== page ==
Court charging documents state that Malki was allegedly staying at the house without permission as a squatter. An arrest affidavit filed in court by D.C. police says Malki allegedly threatened to kill the man who owns the house shortly after the man arrived at the house while Malki was inside.
According to the affidavit, Malki walked up to the owner of the house while the owner was sitting in his car after having called police and told him, “If you come back here, I’m going to kill you.” While making that threat Malki displayed what appeared to be a gun in his waistband, but which was later found to be a toy gun, the affidavit says.
Malki then walked back inside the house minutes before police arrived and arrested him. Court records show that similar to the court proceedings following his 2020 arrest for threatening the gay man, a judge in the latest case ordered Malki released while awaiting trial. In both cases, the judge ordered him to stay away from the two men he allegedly threatened to kill.
An arrest affidavit filed by D.C. police in the 2020 case states that Malki allegedly made the threats inside an apartment building where the victim lived on the 2300 block of Champlain Street, N.W. It says Malki was living in a nearby building but often visited the building where the victim lived.
“Victim 1 continued to state during an interview that it was not the first time that Defendant 1 had made threats to him, but this time Defendant 1 stated that if he caught him outside, he would ‘fucking kill him.’” the affidavit says. It quotes the victim as saying during this time Malki repeatedly called the victim a “fucking faggot.”
The affidavit, prepared by the arresting officers, says that after the officers arrested Malki and were leading him to a police transport vehicle to be booked for the arrest, he expressed an “excited utterance” that he was “in disbelief that officers sided with the ‘fucking faggot.’”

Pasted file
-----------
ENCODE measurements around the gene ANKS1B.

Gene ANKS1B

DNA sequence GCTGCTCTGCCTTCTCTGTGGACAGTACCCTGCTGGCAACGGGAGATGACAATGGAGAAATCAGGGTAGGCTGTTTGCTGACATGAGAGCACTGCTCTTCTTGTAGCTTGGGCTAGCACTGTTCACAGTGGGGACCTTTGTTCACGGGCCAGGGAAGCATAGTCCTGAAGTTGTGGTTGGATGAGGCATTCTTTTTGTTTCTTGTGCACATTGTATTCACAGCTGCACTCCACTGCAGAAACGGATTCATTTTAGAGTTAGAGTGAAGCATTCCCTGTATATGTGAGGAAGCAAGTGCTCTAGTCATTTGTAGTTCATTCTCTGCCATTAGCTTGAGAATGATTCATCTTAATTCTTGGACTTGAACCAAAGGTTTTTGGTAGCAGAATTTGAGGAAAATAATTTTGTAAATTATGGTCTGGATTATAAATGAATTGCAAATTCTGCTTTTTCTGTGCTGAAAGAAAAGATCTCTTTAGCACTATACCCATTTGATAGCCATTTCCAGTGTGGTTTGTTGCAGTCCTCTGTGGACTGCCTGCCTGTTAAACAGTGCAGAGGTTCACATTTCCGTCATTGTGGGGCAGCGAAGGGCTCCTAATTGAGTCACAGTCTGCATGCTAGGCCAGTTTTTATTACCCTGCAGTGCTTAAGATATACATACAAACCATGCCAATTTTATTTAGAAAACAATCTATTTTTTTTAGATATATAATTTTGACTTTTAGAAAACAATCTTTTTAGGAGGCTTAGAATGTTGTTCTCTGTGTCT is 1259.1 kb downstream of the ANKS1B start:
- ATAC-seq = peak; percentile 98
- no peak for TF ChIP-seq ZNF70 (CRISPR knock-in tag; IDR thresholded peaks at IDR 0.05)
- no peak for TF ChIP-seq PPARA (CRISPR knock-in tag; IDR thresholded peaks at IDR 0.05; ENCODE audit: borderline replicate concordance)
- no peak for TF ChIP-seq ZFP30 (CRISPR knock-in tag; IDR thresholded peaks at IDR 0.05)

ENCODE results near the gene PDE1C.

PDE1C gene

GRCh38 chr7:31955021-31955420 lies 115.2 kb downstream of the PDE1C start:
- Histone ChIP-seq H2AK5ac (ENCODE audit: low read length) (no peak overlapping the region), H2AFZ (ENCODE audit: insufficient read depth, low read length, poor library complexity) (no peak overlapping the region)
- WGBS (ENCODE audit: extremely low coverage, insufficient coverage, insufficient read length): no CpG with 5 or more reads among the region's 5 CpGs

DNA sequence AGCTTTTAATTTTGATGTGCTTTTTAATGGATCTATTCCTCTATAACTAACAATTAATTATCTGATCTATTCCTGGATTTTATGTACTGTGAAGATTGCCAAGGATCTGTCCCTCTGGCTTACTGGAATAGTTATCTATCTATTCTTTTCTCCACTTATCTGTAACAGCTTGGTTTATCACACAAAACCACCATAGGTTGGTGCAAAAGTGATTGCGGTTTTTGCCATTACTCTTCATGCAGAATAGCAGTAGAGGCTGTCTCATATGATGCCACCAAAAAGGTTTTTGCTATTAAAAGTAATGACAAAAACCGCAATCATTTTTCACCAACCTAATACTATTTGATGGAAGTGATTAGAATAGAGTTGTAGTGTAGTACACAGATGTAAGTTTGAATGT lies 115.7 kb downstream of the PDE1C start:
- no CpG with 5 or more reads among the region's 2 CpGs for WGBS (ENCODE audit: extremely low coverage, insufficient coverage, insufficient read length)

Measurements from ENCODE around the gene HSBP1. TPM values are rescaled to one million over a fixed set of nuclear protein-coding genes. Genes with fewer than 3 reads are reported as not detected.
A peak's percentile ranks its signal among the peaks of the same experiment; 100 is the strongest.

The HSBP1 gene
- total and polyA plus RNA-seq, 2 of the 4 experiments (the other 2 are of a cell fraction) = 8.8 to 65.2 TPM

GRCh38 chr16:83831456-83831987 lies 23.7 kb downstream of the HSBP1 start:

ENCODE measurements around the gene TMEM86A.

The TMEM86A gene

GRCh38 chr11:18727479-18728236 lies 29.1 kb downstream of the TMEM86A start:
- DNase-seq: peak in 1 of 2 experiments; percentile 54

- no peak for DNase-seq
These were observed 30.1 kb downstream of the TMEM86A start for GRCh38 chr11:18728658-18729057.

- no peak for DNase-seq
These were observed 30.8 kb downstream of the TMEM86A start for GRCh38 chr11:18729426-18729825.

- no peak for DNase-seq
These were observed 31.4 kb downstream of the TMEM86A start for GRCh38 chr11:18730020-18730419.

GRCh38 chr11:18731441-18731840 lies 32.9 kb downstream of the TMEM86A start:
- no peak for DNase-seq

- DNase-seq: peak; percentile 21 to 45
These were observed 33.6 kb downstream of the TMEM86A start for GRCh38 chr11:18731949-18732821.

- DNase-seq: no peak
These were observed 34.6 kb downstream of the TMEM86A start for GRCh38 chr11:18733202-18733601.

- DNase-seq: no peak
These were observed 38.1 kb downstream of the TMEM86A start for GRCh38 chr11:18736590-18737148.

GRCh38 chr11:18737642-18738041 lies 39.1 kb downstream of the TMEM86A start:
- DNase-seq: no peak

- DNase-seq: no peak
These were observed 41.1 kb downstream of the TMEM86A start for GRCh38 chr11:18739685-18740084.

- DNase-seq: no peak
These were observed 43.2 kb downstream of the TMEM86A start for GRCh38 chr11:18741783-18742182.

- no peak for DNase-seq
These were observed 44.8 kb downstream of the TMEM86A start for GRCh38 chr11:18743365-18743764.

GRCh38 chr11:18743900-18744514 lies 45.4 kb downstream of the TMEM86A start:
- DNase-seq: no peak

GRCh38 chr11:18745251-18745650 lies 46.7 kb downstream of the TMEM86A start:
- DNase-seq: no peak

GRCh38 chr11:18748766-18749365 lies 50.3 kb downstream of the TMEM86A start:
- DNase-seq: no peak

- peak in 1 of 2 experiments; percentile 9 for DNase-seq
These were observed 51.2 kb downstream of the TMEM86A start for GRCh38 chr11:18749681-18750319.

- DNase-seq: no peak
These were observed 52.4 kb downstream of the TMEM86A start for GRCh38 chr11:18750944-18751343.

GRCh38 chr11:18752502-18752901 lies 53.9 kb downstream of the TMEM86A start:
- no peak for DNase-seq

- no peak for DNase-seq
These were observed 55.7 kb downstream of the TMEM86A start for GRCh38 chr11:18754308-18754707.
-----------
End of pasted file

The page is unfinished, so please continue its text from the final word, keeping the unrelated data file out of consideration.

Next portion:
Court records show that Malki is scheduled to appear in court on June 4 for a status hearing for both the 2020 arrest and the arrest two weeks ago for allegedly threatening to kill the owner of the house in which police say he was illegally squatting.
Superior Court records show that Malki had been arrested three times between 2011 and 2015 in cases unrelated to the 2021 and 2020 cases for allegedly also making threats of violence against people. Two of the cases appear to be LGBTQ related, but prosecutors with the U.S. Attorney’s Office did not list the cases as hate crimes.
In the first of the three cases, filed in July 2011, Malki allegedly shoved a man inside Dupont Circle and threatened to kill him after asking the man why he was wearing a purple shirt.
“Victim 1 believes the assault occurred because Suspect 1 believes Victim 1 is a homosexual,” the police arrest affidavit says.
Court records show prosecutors charged Malki with simple assault and threats to do bodily harm in the case. But the court records show that on Sept. 13, 2011, D.C. Superior Court Judge Stephen F. Eilperin found Malki not guilty on both charges following a non-jury trial.
The online court records do not state why the judge rendered a not guilty verdict. With the courthouse currently closed to the public and the press due to COVID-related restrictions, the Washington Blade couldn’t immediately obtain the records to determine the judge’s reason for the verdict.